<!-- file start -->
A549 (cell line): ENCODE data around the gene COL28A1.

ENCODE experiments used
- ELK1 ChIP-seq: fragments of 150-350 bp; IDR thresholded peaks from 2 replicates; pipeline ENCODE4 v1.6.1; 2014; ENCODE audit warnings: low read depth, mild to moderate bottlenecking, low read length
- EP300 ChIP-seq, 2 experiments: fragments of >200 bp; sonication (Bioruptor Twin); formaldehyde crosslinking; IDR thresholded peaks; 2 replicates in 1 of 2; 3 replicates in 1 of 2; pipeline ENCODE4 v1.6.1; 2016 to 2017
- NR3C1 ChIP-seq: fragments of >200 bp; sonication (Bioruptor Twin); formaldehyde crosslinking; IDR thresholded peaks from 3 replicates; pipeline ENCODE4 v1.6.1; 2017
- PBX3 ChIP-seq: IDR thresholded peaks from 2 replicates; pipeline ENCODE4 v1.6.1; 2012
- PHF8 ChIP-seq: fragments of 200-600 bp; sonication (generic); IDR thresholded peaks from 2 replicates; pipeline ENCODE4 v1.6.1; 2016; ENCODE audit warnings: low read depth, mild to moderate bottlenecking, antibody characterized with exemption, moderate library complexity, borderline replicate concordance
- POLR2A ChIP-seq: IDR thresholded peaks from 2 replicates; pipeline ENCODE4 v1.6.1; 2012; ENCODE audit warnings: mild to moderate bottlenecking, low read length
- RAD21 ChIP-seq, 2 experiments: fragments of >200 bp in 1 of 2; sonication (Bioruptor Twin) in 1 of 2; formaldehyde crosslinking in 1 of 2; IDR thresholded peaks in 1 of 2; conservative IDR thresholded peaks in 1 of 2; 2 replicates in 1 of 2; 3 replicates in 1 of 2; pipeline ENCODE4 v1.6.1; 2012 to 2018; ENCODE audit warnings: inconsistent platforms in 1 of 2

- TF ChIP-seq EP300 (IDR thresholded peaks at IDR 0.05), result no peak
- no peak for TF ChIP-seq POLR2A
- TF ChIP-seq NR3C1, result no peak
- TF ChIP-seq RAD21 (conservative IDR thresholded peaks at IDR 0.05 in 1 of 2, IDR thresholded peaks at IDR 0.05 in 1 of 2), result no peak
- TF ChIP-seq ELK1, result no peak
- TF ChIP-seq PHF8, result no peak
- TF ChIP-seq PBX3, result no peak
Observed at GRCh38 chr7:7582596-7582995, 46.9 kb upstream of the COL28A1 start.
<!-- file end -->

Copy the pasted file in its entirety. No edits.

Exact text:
A549 (cell line): ENCODE data around the gene COL28A1.

ENCODE experiments used
- ELK1 ChIP-seq: fragments of 150-350 bp; IDR thresholded peaks from 2 replicates; pipeline ENCODE4 v1.6.1; 2014; ENCODE audit warnings: low read depth, mild to moderate bottlenecking, low read length
- EP300 ChIP-seq, 2 experiments: fragments of >200 bp; sonication (Bioruptor Twin); formaldehyde crosslinking; IDR thresholded peaks; 2 replicates in 1 of 2; 3 replicates in 1 of 2; pipeline ENCODE4 v1.6.1; 2016 to 2017
- NR3C1 ChIP-seq: fragments of >200 bp; sonication (Bioruptor Twin); formaldehyde crosslinking; IDR thresholded peaks from 3 replicates; pipeline ENCODE4 v1.6.1; 2017
- PBX3 ChIP-seq: IDR thresholded peaks from 2 replicates; pipeline ENCODE4 v1.6.1; 2012
- PHF8 ChIP-seq: fragments of 200-600 bp; sonication (generic); IDR thresholded peaks from 2 replicates; pipeline ENCODE4 v1.6.1; 2016; ENCODE audit warnings: low read depth, mild to moderate bottlenecking, antibody characterized with exemption, moderate library complexity, borderline replicate concordance
- POLR2A ChIP-seq: IDR thresholded peaks from 2 replicates; pipeline ENCODE4 v1.6.1; 2012; ENCODE audit warnings: mild to moderate bottlenecking, low read length
- RAD21 ChIP-seq, 2 experiments: fragments of >200 bp in 1 of 2; sonication (Bioruptor Twin) in 1 of 2; formaldehyde crosslinking in 1 of 2; IDR thresholded peaks in 1 of 2; conservative IDR thresholded peaks in 1 of 2; 2 replicates in 1 of 2; 3 replicates in 1 of 2; pipeline ENCODE4 v1.6.1; 2012 to 2018; ENCODE audit warnings: inconsistent platforms in 1 of 2

- TF ChIP-seq EP300 (IDR thresholded peaks at IDR 0.05), result no peak
- no peak for TF ChIP-seq POLR2A
- TF ChIP-seq NR3C1, result no peak
- TF ChIP-seq RAD21 (conservative IDR thresholded peaks at IDR 0.05 in 1 of 2, IDR thresholded peaks at IDR 0.05 in 1 of 2), result no peak
- TF ChIP-seq ELK1, result no peak
- TF ChIP-seq PHF8, result no peak
- TF ChIP-seq PBX3, result no peak
Observed at GRCh38 chr7:7582596-7582995, 46.9 kb upstream of the COL28A1 start.